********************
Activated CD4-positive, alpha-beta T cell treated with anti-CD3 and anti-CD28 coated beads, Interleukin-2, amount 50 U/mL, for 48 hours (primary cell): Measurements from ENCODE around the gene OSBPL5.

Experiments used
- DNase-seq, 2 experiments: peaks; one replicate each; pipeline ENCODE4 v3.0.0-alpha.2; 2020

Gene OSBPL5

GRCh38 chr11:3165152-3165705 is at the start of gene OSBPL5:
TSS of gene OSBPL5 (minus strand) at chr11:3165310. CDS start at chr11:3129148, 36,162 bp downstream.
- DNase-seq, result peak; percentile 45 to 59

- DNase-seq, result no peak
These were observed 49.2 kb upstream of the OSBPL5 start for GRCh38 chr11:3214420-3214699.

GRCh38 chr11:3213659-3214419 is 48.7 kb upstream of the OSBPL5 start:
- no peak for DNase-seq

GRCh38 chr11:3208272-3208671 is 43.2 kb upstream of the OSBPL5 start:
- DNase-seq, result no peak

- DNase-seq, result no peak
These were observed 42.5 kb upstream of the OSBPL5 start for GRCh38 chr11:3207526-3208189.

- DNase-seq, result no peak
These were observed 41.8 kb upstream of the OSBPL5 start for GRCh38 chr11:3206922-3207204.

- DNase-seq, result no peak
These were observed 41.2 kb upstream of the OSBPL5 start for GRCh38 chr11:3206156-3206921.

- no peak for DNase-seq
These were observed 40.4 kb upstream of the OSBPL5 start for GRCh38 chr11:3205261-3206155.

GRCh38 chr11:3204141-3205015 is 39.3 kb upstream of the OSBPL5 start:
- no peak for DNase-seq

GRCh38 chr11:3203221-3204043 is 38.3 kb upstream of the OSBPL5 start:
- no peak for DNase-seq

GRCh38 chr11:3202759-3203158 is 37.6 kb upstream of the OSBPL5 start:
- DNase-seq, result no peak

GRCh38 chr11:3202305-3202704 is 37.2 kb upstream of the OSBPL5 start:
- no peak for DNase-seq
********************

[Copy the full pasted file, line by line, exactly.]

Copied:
Activated CD4-positive, alpha-beta T cell treated with anti-CD3 and anti-CD28 coated beads, Interleukin-2, amount 50 U/mL, for 48 hours (primary cell): Measurements from ENCODE around the gene OSBPL5.

Experiments used
- DNase-seq, 2 experiments: peaks; one replicate each; pipeline ENCODE4 v3.0.0-alpha.2; 2020

Gene OSBPL5

GRCh38 chr11:3165152-3165705 is at the start of gene OSBPL5:
TSS of gene OSBPL5 (minus strand) at chr11:3165310. CDS start at chr11:3129148, 36,162 bp downstream.
- DNase-seq, result peak; percentile 45 to 59

- DNase-seq, result no peak
These were observed 49.2 kb upstream of the OSBPL5 start for GRCh38 chr11:3214420-3214699.

GRCh38 chr11:3213659-3214419 is 48.7 kb upstream of the OSBPL5 start:
- no peak for DNase-seq

GRCh38 chr11:3208272-3208671 is 43.2 kb upstream of the OSBPL5 start:
- DNase-seq, result no peak

- DNase-seq, result no peak
These were observed 42.5 kb upstream of the OSBPL5 start for GRCh38 chr11:3207526-3208189.

- DNase-seq, result no peak
These were observed 41.8 kb upstream of the OSBPL5 start for GRCh38 chr11:3206922-3207204.

- DNase-seq, result no peak
These were observed 41.2 kb upstream of the OSBPL5 start for GRCh38 chr11:3206156-3206921.

- no peak for DNase-seq
These were observed 40.4 kb upstream of the OSBPL5 start for GRCh38 chr11:3205261-3206155.

GRCh38 chr11:3204141-3205015 is 39.3 kb upstream of the OSBPL5 start:
- no peak for DNase-seq

GRCh38 chr11:3203221-3204043 is 38.3 kb upstream of the OSBPL5 start:
- no peak for DNase-seq

GRCh38 chr11:3202759-3203158 is 37.6 kb upstream of the OSBPL5 start:
- DNase-seq, result no peak

GRCh38 chr11:3202305-3202704 is 37.2 kb upstream of the OSBPL5 start:
- no peak for DNase-seq